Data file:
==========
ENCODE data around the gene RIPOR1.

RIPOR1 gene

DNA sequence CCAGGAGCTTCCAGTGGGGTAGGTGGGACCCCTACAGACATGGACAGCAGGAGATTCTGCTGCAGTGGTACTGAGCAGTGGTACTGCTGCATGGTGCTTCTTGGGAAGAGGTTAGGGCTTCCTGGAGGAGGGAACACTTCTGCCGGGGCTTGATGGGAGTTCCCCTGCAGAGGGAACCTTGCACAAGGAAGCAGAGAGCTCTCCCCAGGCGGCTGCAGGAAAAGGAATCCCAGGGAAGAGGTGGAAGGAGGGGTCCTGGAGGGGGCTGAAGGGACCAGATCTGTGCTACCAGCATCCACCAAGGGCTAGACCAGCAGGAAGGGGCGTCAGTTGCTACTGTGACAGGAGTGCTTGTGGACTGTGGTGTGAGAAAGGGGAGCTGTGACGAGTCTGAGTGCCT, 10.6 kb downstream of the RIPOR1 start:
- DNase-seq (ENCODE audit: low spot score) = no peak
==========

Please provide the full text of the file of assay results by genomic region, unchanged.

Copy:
ENCODE data around the gene RIPOR1.

RIPOR1 gene

DNA sequence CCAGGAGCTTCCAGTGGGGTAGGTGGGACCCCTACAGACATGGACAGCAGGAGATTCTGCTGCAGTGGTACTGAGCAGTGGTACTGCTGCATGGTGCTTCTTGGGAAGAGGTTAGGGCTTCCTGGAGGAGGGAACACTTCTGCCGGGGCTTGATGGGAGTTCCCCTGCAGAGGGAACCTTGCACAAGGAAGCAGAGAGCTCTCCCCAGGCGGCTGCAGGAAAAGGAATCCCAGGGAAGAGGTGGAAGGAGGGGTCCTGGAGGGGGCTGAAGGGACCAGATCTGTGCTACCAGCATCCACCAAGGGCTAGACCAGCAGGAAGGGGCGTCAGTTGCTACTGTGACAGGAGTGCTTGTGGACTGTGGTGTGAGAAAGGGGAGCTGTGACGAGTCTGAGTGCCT, 10.6 kb downstream of the RIPOR1 start:
- DNase-seq (ENCODE audit: low spot score) = no peak